Nondisabled people do not need to think about accessibility or worry about facing ableist discrimination. Others may be more likely to respect nondisabled people or promote them to positions of power. A person, or group of people, can use this privilege to help others.

Some ways to begin practicing anti-ableism include:

  • learning about disability — what it means and how it affects people
  • learning about ableism, ableist stereotypes, and the history of disability rights activism
  • listening to people with disabilities share their experiences
  • challenging ableism as it happens, for example, by correcting a myth or stopping bullying
  • giving people with disabilities a platform, or “passing the mic,” instead of speaking for them
  • advocating for accessibility and inclusivity
  • enacting policies or laws that counter ableism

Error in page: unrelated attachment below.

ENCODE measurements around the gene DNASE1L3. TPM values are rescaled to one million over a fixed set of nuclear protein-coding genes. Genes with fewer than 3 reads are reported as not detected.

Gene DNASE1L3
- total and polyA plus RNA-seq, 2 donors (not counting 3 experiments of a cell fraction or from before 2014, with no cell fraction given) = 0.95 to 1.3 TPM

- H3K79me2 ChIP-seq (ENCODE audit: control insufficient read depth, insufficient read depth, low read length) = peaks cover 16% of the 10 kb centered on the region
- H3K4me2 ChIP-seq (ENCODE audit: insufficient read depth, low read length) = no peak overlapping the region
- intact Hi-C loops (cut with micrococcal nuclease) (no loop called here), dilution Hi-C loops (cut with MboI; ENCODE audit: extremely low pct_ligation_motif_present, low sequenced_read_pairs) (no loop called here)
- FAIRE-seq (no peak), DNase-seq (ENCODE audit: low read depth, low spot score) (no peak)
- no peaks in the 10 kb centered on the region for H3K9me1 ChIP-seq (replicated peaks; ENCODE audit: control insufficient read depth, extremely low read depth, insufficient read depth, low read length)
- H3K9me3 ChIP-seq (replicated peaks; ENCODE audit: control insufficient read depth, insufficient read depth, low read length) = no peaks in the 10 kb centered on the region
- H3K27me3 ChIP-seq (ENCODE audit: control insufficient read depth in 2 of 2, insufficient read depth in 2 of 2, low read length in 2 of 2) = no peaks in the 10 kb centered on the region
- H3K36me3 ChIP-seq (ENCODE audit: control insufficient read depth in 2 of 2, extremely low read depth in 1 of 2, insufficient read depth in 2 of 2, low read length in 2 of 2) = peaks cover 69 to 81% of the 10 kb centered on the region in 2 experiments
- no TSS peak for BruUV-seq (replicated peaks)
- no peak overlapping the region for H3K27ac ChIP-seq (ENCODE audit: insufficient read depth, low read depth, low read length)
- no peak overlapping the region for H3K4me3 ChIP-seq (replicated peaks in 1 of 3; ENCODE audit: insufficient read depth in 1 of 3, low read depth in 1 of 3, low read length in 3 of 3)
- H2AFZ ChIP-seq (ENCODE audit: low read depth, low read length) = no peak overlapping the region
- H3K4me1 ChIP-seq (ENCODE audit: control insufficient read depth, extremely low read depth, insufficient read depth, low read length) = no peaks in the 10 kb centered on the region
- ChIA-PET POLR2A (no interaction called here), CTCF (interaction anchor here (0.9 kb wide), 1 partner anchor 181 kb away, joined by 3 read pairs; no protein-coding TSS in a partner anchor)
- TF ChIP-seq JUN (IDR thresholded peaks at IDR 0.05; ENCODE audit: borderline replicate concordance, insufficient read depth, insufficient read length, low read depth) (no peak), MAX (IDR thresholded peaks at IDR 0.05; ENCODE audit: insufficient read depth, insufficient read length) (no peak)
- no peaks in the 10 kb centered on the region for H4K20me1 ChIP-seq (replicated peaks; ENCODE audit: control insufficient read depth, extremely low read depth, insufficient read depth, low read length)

Ableism is prejudice and discrimination against people with disabilities. It is based on the idea that being nondisabled is the default, and anything outside that is abnormal or undesirable. It manifests in many different ways, from subtle comments to open hostility.

In healthcare, ableism can affect interactions with doctors and other professionals, healthcare policies, and health outcomes. The idea that disabled people have less value or lower-quality lives contributes to damaging practices that persist today.

Anti-ableism is a way for anyone to work against ableism.